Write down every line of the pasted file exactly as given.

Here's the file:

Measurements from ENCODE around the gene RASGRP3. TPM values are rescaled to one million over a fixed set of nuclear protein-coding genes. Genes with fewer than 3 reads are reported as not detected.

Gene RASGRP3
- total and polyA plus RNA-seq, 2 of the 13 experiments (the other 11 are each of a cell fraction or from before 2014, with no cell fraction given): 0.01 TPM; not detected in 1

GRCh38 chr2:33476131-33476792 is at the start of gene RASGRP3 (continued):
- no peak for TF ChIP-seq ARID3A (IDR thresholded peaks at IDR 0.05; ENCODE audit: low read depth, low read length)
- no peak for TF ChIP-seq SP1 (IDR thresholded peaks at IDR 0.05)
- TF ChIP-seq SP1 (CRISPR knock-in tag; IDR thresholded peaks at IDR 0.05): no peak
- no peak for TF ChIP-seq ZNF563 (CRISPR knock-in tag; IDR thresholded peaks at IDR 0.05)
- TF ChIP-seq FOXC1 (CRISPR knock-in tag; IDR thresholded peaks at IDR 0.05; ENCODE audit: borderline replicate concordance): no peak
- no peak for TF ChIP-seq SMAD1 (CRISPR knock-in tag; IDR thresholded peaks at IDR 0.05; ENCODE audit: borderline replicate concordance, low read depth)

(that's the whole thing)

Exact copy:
Measurements from ENCODE around the gene RASGRP3. TPM values are rescaled to one million over a fixed set of nuclear protein-coding genes. Genes with fewer than 3 reads are reported as not detected.

Gene RASGRP3
- total and polyA plus RNA-seq, 2 of the 13 experiments (the other 11 are each of a cell fraction or from before 2014, with no cell fraction given): 0.01 TPM; not detected in 1

GRCh38 chr2:33476131-33476792 is at the start of gene RASGRP3 (continued):
- no peak for TF ChIP-seq ARID3A (IDR thresholded peaks at IDR 0.05; ENCODE audit: low read depth, low read length)
- no peak for TF ChIP-seq SP1 (IDR thresholded peaks at IDR 0.05)
- TF ChIP-seq SP1 (CRISPR knock-in tag; IDR thresholded peaks at IDR 0.05): no peak
- no peak for TF ChIP-seq ZNF563 (CRISPR knock-in tag; IDR thresholded peaks at IDR 0.05)
- TF ChIP-seq FOXC1 (CRISPR knock-in tag; IDR thresholded peaks at IDR 0.05; ENCODE audit: borderline replicate concordance): no peak
- no peak for TF ChIP-seq SMAD1 (CRISPR knock-in tag; IDR thresholded peaks at IDR 0.05; ENCODE audit: borderline replicate concordance, low read depth)